There are also conflicting interests between the three major sectors in the blue economy: fishing industries, crude oil production, and aquaculture. The goal is to balance the interest of these sectors. The world bank has identified economic trends, lack of investment in human capital, and inadequate care for marine resources as the challenges that threaten a prosperous and sustainable blue economy. Addressing these three challenges are prerequisites to harness the wealth of the ocean fully and responsibly.

The blue economy includes established traditional ocean industries like fisheries, tourism, maritime transport, and new and emerging activities such as offshore renewable energy production, aquaculture, seabed extractive activities, and marine biotechnology bioprospecting. Several other services provided by ocean ecosystems also contribute significantly to economic and other human activity, such as carbon sequestration, coastal protection, waste disposal, and biodiversity.

Blue Economy Projects in Curacao

The Deep-Sea Industry and the Ocean Science and Technology Park will be Curaçao’s Flagship Blue Economy projects. While the traditional Blue Economy activities will continue to be of great value, new and more innovative and sustainable projects have been identified. The realization of the Zakitó District Cooling System on Curaçao will create business opportunities for the secondary use of the Deep Seawater from that development.  Deep-Sea Water has four benefits. It is cold, concentrated in dissolved inorganic nutrients, free of pollutants and contaminants, and consistent in these qualities the whole year, making it a solid basis for innovative economic spin-off. A project team is working on the strategic plan to create concrete deliverables for new economic activities for Curaçao. Similar projects that used deep seawater show many opportunities for many successful research and business projects. The primary benefit of setting up an Ocean Science and Technology Park will be high-quality jobs, tax revenues, and direct and indirect economic benefits to the local economy. Indirect benefits are the support and service industries needed to build and support the park’s operation.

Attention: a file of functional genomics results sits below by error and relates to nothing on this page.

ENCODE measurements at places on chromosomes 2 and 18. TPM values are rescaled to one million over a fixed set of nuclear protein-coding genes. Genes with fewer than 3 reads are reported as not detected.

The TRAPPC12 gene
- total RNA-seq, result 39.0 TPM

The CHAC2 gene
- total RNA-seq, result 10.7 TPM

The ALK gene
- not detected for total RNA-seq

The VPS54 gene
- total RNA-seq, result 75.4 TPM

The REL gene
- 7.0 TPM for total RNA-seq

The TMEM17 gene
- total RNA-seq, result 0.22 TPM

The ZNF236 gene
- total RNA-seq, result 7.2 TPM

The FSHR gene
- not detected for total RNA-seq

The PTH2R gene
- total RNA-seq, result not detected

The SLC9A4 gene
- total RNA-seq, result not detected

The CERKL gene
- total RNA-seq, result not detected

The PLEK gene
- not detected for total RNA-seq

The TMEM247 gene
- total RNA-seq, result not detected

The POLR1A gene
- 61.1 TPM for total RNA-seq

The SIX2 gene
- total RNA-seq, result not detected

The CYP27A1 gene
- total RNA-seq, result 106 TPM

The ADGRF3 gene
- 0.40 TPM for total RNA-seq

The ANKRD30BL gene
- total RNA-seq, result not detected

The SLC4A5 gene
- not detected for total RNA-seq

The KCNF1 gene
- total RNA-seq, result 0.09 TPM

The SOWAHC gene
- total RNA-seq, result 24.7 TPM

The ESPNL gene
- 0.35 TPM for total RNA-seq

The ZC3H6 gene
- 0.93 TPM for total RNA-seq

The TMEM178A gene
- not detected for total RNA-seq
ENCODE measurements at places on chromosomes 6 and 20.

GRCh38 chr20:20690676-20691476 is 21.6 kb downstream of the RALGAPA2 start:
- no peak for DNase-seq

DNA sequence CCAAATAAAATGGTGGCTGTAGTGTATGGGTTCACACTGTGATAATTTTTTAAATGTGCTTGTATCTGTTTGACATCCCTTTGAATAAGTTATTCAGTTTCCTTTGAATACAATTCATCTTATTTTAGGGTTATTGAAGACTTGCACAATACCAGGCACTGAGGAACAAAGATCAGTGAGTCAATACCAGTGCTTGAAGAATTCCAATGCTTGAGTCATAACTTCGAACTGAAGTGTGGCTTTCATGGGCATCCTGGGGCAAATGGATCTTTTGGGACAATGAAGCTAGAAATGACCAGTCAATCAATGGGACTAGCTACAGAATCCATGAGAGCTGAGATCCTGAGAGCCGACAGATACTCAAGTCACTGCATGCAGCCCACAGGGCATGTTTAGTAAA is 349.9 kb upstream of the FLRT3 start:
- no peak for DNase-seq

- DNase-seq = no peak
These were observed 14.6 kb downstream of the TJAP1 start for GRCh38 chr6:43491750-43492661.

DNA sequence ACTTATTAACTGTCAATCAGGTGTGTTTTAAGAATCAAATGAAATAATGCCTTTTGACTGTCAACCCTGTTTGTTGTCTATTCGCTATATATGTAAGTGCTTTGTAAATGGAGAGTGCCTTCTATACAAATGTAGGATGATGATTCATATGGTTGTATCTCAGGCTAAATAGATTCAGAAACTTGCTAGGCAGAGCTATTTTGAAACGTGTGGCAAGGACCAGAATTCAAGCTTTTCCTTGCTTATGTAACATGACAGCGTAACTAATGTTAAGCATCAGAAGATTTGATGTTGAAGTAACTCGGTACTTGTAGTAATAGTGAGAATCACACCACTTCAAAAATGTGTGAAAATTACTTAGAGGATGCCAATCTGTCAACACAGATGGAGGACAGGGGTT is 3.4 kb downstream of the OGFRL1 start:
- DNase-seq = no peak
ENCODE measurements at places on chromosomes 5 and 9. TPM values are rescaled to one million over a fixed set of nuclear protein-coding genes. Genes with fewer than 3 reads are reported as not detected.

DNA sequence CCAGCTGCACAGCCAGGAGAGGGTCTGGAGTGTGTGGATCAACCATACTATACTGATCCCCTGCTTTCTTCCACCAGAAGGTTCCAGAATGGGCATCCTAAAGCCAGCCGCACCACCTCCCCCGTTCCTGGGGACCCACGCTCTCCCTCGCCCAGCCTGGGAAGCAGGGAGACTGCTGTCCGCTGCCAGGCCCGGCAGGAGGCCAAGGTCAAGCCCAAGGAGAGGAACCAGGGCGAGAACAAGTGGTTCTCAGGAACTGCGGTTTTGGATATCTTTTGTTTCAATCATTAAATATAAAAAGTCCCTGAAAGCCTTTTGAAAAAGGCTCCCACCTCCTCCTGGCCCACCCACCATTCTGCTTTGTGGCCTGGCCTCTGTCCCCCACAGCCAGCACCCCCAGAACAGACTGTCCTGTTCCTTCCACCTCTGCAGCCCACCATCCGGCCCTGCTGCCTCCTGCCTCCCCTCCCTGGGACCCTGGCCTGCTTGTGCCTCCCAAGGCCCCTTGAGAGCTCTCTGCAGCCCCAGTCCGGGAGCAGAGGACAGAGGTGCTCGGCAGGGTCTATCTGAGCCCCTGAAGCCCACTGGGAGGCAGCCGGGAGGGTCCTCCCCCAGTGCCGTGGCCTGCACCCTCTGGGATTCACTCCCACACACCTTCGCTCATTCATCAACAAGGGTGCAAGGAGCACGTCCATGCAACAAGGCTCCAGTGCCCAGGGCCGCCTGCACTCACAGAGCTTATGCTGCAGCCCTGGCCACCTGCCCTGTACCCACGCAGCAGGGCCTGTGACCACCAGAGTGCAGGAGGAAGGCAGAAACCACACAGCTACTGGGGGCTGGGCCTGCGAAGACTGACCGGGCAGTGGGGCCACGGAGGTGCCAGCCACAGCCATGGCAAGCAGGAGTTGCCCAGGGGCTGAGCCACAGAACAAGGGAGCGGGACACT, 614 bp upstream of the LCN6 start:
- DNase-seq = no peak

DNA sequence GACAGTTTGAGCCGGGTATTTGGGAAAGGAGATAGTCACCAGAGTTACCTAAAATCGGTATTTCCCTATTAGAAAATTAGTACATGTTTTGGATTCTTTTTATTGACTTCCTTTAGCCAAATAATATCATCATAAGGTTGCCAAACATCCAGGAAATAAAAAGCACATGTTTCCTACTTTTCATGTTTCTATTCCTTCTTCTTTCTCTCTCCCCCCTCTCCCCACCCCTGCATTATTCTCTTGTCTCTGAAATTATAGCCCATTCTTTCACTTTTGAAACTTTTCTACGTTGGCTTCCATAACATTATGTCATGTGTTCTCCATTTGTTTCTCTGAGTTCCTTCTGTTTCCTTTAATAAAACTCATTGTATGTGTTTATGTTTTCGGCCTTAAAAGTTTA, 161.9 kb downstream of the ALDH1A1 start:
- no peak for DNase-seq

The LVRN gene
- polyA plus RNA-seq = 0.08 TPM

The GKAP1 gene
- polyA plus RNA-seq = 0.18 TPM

Blue Halo Initiative

The ocean has traditionally served as a source of income for Curacao through Trade and Maritime Transport, Coastal and Maritime Tourism, Fisheries, and Aquaculture. It is a source of (sustainable) energy production, water desalination, and research. Through the Waitt Institute program for sustainable conservation of our ocean, Curaçao is part of the Blue Halo Initiative. This program supports island nations in conserving their oceans by assisting with data gathering, policy development, strategies for the conservation of life below water, sustainable fishing, healthy coral reefs, and eradicating land-based pollution. Through its partnership with this Institute, Curaçao has developed and implemented several strategies and maintains one of the best visible and spectacular coral reefs in the Caribbean.